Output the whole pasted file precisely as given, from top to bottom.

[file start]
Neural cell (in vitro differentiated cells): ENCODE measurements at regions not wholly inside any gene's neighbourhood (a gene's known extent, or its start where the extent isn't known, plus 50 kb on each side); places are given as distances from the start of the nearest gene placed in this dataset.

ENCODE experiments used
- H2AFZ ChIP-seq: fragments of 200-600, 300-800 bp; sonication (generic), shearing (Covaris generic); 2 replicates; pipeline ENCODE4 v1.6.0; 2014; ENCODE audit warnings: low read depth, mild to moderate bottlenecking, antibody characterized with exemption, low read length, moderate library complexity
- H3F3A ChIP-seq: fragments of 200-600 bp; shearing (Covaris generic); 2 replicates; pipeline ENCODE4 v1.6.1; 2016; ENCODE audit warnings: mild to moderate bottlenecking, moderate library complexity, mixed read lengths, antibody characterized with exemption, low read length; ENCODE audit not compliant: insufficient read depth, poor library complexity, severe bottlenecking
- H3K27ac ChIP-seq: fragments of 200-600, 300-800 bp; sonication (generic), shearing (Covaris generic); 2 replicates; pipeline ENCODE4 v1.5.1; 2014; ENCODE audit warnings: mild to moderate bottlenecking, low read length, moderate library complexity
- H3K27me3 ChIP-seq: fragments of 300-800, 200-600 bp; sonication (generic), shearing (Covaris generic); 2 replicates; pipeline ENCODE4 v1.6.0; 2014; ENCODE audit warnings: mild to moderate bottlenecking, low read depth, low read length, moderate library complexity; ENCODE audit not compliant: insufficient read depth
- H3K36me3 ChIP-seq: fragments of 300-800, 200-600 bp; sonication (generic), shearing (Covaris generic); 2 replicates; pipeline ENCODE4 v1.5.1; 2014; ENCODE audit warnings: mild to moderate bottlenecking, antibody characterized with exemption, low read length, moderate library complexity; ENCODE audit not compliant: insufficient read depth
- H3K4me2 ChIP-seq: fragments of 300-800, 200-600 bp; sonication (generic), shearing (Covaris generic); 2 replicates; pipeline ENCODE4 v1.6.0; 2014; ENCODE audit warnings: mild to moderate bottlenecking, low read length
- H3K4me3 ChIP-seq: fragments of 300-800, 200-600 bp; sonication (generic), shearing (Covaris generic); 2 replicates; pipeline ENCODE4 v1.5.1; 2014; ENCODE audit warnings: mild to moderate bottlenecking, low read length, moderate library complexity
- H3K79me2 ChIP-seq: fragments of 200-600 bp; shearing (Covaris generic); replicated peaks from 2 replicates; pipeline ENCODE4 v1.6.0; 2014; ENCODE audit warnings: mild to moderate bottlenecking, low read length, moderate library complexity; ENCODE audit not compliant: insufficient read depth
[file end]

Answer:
Neural cell (in vitro differentiated cells): ENCODE measurements at regions not wholly inside any gene's neighbourhood (a gene's known extent, or its start where the extent isn't known, plus 50 kb on each side); places are given as distances from the start of the nearest gene placed in this dataset.

ENCODE experiments used
- H2AFZ ChIP-seq: fragments of 200-600, 300-800 bp; sonication (generic), shearing (Covaris generic); 2 replicates; pipeline ENCODE4 v1.6.0; 2014; ENCODE audit warnings: low read depth, mild to moderate bottlenecking, antibody characterized with exemption, low read length, moderate library complexity
- H3F3A ChIP-seq: fragments of 200-600 bp; shearing (Covaris generic); 2 replicates; pipeline ENCODE4 v1.6.1; 2016; ENCODE audit warnings: mild to moderate bottlenecking, moderate library complexity, mixed read lengths, antibody characterized with exemption, low read length; ENCODE audit not compliant: insufficient read depth, poor library complexity, severe bottlenecking
- H3K27ac ChIP-seq: fragments of 200-600, 300-800 bp; sonication (generic), shearing (Covaris generic); 2 replicates; pipeline ENCODE4 v1.5.1; 2014; ENCODE audit warnings: mild to moderate bottlenecking, low read length, moderate library complexity
- H3K27me3 ChIP-seq: fragments of 300-800, 200-600 bp; sonication (generic), shearing (Covaris generic); 2 replicates; pipeline ENCODE4 v1.6.0; 2014; ENCODE audit warnings: mild to moderate bottlenecking, low read depth, low read length, moderate library complexity; ENCODE audit not compliant: insufficient read depth
- H3K36me3 ChIP-seq: fragments of 300-800, 200-600 bp; sonication (generic), shearing (Covaris generic); 2 replicates; pipeline ENCODE4 v1.5.1; 2014; ENCODE audit warnings: mild to moderate bottlenecking, antibody characterized with exemption, low read length, moderate library complexity; ENCODE audit not compliant: insufficient read depth
- H3K4me2 ChIP-seq: fragments of 300-800, 200-600 bp; sonication (generic), shearing (Covaris generic); 2 replicates; pipeline ENCODE4 v1.6.0; 2014; ENCODE audit warnings: mild to moderate bottlenecking, low read length
- H3K4me3 ChIP-seq: fragments of 300-800, 200-600 bp; sonication (generic), shearing (Covaris generic); 2 replicates; pipeline ENCODE4 v1.5.1; 2014; ENCODE audit warnings: mild to moderate bottlenecking, low read length, moderate library complexity
- H3K79me2 ChIP-seq: fragments of 200-600 bp; shearing (Covaris generic); replicated peaks from 2 replicates; pipeline ENCODE4 v1.6.0; 2014; ENCODE audit warnings: mild to moderate bottlenecking, low read length, moderate library complexity; ENCODE audit not compliant: insufficient read depth